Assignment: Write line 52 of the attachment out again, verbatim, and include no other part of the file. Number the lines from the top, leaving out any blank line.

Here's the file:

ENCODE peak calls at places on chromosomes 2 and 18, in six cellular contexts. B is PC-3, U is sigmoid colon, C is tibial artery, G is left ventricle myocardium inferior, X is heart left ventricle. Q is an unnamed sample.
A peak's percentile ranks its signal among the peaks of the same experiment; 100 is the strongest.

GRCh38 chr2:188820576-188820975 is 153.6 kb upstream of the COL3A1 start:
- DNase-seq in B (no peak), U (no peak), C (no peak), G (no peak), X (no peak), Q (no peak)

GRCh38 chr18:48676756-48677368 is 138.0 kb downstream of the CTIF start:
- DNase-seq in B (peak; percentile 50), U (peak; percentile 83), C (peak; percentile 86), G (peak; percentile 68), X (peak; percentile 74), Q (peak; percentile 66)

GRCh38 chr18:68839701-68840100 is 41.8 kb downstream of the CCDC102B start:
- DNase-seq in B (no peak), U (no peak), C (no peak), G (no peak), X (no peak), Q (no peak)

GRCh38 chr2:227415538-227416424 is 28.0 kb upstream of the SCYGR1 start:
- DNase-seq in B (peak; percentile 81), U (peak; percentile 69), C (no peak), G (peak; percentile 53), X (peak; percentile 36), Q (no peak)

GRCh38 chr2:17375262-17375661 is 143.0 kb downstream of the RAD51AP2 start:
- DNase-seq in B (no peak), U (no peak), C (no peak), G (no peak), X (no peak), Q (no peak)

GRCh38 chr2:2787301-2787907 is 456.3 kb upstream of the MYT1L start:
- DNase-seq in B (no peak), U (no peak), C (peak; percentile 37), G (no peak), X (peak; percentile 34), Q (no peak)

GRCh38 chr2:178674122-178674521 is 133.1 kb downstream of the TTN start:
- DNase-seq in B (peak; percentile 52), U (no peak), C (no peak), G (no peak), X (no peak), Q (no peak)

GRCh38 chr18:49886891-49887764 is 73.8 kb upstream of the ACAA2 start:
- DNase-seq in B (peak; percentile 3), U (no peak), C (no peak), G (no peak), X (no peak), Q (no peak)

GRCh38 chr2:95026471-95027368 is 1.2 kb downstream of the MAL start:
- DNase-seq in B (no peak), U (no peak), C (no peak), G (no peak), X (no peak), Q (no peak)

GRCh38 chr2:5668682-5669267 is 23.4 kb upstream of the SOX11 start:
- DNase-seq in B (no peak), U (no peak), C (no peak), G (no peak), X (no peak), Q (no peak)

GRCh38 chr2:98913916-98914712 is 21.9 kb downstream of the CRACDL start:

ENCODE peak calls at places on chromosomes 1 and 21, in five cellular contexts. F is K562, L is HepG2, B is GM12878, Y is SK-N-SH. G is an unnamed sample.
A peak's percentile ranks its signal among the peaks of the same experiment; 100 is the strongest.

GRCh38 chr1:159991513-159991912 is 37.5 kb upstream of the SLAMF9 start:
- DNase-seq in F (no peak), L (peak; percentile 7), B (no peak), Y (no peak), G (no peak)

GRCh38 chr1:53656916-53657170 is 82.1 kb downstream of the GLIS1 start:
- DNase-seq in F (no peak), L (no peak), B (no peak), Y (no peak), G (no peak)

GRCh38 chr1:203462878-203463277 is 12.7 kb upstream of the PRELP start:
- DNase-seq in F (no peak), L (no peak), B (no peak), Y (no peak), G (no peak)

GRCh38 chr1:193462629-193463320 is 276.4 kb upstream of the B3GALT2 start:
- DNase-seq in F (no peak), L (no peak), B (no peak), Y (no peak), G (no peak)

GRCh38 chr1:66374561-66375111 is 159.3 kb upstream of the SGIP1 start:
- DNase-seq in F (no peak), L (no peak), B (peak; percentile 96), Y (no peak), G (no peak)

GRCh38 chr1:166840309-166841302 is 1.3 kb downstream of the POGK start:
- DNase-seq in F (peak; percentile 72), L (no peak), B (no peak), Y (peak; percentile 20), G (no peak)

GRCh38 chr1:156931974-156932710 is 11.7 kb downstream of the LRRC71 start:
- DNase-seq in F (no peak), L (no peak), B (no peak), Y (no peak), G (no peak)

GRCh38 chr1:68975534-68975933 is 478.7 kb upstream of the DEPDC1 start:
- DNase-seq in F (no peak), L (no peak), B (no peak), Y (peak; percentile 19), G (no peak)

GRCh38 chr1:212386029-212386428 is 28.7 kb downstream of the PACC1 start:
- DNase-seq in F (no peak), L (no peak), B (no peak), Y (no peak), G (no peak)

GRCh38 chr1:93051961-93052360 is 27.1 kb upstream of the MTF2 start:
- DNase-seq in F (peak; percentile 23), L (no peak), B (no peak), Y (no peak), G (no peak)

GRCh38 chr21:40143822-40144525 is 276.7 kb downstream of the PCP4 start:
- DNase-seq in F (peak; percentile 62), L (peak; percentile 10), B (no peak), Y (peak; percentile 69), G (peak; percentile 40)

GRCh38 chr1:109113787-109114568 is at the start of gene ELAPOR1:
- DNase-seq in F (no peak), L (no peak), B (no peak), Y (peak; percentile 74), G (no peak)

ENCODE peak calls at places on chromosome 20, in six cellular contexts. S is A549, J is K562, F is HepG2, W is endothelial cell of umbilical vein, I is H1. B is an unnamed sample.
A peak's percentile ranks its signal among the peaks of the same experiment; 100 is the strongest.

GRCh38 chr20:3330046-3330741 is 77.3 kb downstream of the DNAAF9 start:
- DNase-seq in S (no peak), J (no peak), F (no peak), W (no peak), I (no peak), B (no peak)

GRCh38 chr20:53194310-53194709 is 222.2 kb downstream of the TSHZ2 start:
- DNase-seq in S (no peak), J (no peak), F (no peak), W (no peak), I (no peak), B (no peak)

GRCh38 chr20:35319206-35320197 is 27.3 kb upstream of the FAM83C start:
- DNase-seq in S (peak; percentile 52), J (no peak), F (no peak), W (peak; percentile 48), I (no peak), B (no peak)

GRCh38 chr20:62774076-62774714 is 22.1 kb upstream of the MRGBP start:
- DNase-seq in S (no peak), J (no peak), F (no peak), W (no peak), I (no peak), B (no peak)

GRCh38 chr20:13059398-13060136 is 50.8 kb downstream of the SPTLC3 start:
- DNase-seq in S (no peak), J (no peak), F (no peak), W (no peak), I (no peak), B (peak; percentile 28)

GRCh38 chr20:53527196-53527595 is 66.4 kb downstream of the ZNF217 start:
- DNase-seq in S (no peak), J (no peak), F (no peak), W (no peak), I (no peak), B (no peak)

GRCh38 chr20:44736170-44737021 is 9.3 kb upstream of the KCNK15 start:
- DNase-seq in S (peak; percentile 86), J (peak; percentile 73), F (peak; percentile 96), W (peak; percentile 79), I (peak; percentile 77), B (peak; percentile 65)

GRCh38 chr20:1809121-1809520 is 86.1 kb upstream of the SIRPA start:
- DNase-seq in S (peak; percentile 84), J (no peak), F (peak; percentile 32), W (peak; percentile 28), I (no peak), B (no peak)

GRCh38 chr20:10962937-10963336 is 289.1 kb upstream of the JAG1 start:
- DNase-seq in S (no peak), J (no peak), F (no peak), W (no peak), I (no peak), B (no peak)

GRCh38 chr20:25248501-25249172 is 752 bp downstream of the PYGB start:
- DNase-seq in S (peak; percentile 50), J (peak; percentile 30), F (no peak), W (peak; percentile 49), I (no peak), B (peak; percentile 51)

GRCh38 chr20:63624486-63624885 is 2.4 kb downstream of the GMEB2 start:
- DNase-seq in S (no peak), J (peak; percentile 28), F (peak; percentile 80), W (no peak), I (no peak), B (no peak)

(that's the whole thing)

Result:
GRCh38 chr20:3330046-3330741 is 77.3 kb downstream of the DNAAF9 start: